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Pest and disease control in Chives Cultivation

Thrips

Thrips are tiny, slender insects that feed on Chives leaves. Leaves turn silver or grey color, may twist and die off. Thrips hide near where the chives leaves and bulb join.

Control: Spray with registered chemicals. Predatory mites can be used to control infestations.

Root maggots

Root maggot pest is a white worm that feeds on seedlings, roots or bulbs.

Control: Plant pest and disease resistant cultivars. Apply diazinon granules at planting.

Disease control:

Pink root

The pinkroot disease is a fungal disease that changes roots in pink color. Roots eventually die off and yields are severely reduced.

Control: Use five-year crop rotation. Soil solarisation where the Chives will be planted can be completed.

Downy mildew

Downy mildew is a fungal disease that turns leaves into a light tan color to brown color. Furry growth, grayish violet in color, can be visible on the surface of infected leaves during moist periods.

Control: Cultural practices that facilitate air movement and drying of leaves will reduce disease severity. Registered fungicides can be used.

Harvesting Chives

Harvested Chives.
Harvested Chives.

When to Harvest Chives? There is no set chive plant harvest time. You may begin picking chives 30 days after transplanting or 60 days after sowing seed when the leaves are at least six inches tall. The plant will produce more abundantly in its second year and thereafter you can continue to pick at will over the course of the summer and in mild climates through the winter. In cooler areas, the plant dies back naturally until spring when the bright green blades can be seen poking up from the soil.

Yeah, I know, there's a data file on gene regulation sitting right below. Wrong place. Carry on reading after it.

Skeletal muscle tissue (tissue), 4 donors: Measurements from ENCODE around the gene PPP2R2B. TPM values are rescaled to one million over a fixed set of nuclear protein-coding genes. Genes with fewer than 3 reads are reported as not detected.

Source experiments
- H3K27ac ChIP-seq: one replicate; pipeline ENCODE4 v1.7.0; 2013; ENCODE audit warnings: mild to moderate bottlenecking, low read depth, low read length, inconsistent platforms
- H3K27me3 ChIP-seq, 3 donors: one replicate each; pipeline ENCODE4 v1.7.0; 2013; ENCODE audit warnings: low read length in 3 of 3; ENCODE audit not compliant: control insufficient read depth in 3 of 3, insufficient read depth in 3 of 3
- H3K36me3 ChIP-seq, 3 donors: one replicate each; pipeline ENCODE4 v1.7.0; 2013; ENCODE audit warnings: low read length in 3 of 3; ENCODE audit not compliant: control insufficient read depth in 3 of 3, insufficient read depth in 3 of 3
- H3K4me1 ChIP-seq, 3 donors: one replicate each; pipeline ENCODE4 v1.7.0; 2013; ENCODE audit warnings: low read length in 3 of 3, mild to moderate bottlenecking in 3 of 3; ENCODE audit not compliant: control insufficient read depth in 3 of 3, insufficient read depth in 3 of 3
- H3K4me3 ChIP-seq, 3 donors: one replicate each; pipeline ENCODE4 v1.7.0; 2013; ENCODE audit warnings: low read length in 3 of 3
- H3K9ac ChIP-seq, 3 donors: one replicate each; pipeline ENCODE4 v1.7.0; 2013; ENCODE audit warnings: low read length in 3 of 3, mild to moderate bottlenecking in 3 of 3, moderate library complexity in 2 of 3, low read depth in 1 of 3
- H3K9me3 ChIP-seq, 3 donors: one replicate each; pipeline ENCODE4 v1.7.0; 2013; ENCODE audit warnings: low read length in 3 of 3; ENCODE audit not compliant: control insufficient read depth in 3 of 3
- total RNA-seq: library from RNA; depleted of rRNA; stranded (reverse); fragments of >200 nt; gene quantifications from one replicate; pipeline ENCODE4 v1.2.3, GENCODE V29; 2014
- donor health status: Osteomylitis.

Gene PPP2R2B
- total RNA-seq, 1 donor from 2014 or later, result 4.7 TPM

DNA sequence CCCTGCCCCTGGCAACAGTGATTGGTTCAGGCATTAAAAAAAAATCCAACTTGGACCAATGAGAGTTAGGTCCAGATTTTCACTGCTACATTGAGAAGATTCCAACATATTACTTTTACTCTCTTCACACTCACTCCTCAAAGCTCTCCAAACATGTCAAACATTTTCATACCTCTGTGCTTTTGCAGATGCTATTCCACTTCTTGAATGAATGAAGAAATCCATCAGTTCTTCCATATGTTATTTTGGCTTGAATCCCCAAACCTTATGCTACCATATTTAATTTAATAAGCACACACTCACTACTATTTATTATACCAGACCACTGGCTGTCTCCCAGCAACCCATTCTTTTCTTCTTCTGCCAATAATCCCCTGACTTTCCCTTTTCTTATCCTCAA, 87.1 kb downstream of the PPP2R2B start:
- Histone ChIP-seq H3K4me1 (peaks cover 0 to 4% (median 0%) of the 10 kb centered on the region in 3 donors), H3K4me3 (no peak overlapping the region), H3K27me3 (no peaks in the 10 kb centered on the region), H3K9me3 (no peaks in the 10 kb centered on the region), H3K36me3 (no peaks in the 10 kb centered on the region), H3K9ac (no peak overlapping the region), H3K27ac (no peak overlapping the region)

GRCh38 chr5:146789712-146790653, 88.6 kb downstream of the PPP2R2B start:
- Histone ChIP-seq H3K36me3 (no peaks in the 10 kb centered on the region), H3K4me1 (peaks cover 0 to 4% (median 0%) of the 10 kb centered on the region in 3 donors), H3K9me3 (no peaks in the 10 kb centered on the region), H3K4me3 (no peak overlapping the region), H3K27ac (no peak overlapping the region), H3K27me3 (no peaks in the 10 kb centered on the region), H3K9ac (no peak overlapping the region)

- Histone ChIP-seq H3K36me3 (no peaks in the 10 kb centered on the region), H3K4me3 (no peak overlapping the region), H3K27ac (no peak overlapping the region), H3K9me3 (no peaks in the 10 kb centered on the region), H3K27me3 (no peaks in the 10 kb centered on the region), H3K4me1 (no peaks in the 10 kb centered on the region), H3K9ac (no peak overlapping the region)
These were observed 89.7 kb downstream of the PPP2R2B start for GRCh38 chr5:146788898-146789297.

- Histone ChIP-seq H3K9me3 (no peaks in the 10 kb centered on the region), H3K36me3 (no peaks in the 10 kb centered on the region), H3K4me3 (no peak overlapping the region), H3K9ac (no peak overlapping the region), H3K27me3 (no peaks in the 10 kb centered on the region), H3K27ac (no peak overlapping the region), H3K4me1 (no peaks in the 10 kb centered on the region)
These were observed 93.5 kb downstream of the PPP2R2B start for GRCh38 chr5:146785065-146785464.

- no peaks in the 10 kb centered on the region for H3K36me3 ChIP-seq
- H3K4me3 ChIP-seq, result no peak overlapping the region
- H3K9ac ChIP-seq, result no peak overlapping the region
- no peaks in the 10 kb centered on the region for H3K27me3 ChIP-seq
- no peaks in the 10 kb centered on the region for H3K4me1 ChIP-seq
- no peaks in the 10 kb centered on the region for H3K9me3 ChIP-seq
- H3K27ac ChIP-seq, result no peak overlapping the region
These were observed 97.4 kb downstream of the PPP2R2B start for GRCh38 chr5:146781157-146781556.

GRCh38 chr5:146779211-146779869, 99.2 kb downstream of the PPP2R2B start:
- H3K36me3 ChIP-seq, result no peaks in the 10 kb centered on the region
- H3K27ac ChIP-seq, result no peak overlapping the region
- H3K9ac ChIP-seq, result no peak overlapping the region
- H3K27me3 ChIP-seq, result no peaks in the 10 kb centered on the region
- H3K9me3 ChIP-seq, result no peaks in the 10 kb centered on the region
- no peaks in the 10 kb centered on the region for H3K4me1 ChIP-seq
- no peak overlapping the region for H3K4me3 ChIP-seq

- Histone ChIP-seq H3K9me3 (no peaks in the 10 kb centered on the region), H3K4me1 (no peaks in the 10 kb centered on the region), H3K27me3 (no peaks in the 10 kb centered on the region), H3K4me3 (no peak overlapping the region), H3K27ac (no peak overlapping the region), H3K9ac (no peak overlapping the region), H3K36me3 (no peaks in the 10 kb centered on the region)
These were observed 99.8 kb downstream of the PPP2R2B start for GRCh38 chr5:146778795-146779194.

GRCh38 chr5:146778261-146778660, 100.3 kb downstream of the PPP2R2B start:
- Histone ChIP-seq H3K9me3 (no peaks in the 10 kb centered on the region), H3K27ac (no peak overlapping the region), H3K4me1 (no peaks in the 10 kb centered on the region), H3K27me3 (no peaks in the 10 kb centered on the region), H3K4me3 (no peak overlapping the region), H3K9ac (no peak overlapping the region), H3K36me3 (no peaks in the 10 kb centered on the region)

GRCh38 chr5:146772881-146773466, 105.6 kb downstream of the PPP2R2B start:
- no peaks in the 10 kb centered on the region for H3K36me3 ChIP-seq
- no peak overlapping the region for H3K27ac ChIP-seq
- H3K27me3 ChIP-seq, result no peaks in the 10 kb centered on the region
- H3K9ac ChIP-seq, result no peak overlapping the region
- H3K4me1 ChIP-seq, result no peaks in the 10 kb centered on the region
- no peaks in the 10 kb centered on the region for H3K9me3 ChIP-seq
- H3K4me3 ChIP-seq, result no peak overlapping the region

Chives should be harvested about 60 days after sowing the seed. Even the flowers can be used in cuisine, as they include a nice color to the dishes. However, in the initial stages of the plant, make sure to remove the flower buds, as they hinder the growth of the stalk, which is mainly used as an herb. You should cut the stalks and the flowers such that about 3-5 cm of the stalk is left in the ground so that the plant can grow, and be harvested once more. After around 3 to 4 years, a nice small clump of chives will form gives you a nice-sized yield.

Estimated Yield of Chives

Pure stand chives will yield approximately 33,000 kg/ha.

Post-harvest management of Chive Herb

Chive is a highly perishable crop and should, therefore, achieve the market within 24 hours of harvesting. If refrigerated conditions are available, this can extend to 48 hours. Storing at 0 to 1°C at 95-100% relative humidity can extend the shelf life of Chives for 7 to 14 days.